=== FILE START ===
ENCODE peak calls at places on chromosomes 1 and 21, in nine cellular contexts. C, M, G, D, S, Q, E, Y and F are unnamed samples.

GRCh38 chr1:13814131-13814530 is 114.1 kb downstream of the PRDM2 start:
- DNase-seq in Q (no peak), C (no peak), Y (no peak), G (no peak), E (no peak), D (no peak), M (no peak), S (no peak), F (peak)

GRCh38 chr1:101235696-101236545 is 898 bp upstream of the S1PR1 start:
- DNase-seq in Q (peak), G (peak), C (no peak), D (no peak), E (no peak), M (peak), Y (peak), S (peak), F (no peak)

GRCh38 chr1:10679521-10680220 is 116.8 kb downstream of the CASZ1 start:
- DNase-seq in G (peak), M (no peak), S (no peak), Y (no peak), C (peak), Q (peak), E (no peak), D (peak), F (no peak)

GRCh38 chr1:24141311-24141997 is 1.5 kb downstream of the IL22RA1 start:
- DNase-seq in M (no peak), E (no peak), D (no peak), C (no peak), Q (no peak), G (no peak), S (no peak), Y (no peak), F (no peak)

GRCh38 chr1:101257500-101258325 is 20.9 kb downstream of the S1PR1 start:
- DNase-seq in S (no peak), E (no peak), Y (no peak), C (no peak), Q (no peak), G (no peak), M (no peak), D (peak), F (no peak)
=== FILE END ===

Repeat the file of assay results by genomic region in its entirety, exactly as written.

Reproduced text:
ENCODE peak calls at places on chromosomes 1 and 21, in nine cellular contexts. C, M, G, D, S, Q, E, Y and F are unnamed samples.

GRCh38 chr1:13814131-13814530 is 114.1 kb downstream of the PRDM2 start:
- DNase-seq in Q (no peak), C (no peak), Y (no peak), G (no peak), E (no peak), D (no peak), M (no peak), S (no peak), F (peak)

GRCh38 chr1:101235696-101236545 is 898 bp upstream of the S1PR1 start:
- DNase-seq in Q (peak), G (peak), C (no peak), D (no peak), E (no peak), M (peak), Y (peak), S (peak), F (no peak)

GRCh38 chr1:10679521-10680220 is 116.8 kb downstream of the CASZ1 start:
- DNase-seq in G (peak), M (no peak), S (no peak), Y (no peak), C (peak), Q (peak), E (no peak), D (peak), F (no peak)

GRCh38 chr1:24141311-24141997 is 1.5 kb downstream of the IL22RA1 start:
- DNase-seq in M (no peak), E (no peak), D (no peak), C (no peak), Q (no peak), G (no peak), S (no peak), Y (no peak), F (no peak)

GRCh38 chr1:101257500-101258325 is 20.9 kb downstream of the S1PR1 start:
- DNase-seq in S (no peak), E (no peak), Y (no peak), C (no peak), Q (no peak), G (no peak), M (no peak), D (peak), F (no peak)